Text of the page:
Spiralling food and oil prices dominated the first day of the G8 summit in Japan.
The Prime Minister, Gordon Brown, arrived at the summit calling for the launch of a ‘global action plan’ to tackle rising food prices.
On the eve of the summit, George Bush and the Japanese Prime Minister Yasuo Fukuda promised ‘swift action’ over food and oil hikes.
As leaders of African nations including Ethiopia and Tanzania arrived the summit, charities warned world leaders not to renege on their commitments to Africa, in the light of the current food crisis.
They fear that the world’s leaders will try to pull back from commitments made at the Gleneagles G8 summit in 2005 to increase aid to developing countries by $50 billion by 2010. Half of this would go to Africa.
Against a backdrop of economic uncertainty, development agencies think that world leaders will cite the financial slowdown as a reason for pulling out of their commitments.
Although the UK is currently on track to meet its commitments to Africa, France and Italy seem to be keen to break previous promises to increase aid.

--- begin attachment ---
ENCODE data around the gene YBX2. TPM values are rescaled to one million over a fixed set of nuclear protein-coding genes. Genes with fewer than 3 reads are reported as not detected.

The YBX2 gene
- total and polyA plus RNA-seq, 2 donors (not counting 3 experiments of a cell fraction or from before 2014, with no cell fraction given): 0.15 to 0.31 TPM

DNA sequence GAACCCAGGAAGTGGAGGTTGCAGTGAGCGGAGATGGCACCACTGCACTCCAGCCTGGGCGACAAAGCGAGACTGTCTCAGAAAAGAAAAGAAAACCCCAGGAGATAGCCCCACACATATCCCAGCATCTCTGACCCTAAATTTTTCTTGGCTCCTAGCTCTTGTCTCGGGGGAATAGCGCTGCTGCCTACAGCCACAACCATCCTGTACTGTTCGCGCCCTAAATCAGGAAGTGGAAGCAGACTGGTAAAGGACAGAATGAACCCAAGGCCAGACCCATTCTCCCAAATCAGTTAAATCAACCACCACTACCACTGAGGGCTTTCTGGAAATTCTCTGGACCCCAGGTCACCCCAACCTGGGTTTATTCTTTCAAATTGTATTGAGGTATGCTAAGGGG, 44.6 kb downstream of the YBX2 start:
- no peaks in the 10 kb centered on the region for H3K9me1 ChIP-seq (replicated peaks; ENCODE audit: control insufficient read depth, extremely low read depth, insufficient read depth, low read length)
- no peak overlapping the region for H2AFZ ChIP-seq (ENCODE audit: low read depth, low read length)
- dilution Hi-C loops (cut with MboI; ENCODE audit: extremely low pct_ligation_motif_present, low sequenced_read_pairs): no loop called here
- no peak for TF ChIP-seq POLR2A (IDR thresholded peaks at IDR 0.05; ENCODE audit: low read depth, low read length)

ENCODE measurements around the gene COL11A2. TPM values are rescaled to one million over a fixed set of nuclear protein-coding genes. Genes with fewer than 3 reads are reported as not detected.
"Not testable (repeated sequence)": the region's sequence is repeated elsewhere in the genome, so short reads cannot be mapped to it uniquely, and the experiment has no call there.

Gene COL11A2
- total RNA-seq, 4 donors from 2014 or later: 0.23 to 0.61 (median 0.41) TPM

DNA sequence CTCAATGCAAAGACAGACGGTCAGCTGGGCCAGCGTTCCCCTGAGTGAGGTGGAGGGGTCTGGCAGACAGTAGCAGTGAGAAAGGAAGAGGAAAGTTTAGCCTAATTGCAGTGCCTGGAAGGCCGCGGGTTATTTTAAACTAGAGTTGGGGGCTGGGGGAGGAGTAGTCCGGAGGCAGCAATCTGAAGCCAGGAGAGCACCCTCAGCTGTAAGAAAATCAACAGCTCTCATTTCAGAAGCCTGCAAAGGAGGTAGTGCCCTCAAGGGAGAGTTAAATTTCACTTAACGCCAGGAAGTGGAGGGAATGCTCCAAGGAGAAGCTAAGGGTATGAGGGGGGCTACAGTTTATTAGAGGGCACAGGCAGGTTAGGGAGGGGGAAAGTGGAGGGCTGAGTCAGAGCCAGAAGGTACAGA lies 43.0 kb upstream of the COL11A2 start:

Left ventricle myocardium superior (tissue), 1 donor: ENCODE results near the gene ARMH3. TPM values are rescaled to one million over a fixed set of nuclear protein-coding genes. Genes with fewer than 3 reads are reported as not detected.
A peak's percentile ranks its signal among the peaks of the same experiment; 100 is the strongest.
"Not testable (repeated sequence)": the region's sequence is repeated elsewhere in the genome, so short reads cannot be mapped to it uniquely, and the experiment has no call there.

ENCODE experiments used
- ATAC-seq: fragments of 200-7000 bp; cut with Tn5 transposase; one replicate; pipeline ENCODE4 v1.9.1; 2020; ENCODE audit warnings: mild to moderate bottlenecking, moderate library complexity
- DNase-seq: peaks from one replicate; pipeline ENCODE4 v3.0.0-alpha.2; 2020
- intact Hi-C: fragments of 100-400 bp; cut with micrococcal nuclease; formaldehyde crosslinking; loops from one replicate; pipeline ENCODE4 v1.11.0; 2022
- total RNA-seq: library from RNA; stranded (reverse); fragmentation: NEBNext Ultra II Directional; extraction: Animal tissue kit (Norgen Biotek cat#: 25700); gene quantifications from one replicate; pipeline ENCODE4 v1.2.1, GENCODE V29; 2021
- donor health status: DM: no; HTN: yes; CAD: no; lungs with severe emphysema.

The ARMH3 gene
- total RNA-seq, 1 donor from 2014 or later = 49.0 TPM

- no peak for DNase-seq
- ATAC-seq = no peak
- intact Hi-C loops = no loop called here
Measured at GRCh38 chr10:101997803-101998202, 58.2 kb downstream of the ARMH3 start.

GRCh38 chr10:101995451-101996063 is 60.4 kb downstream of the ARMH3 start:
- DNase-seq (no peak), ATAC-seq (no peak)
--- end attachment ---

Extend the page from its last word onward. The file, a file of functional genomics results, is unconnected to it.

"High food and fuel prices are crippling for those who already live a hand to mouth existence," said Tearfund’s Peter Grant. "This is not the time to step away from hard fought commitments to help the world’s poorest people."
Oxfam warned that the G8 nations were likely to miss their promise to increase aid by $50bn by up to $30bn. This could cost up to 5 million lives, it said.
"For rich countries, $50 billion is pennies, for Africa this is life and death," said Oxfam’s Max Lawson.
"There is a moral reason why we can’t allow high food and oil prices to undermine our work in Africa," added Oliver Buston from Bob Geldof’s One campaign. "Africa can become a serious producer of food and can help us in bringing down food prices."
With the UN Security Council due to discuss further sanctions against Zimbabwe tomorrow, it is expected that the G8 will make a statement on the crisis over the next three days.
Speaking from Zimbabwe, a spokesman for the Zimbabwe Christian Alliance said: "We call on the G8 leaders to leave no stone unturned in their efforts to address the double disaster of the political and humanitarian crises in the country.
"Our people are suffering terribly, but the ongoing violence is preventing us from reaching those who are in desperate need."
An announcement on the G8’s aid to Africa is due to be made later this week.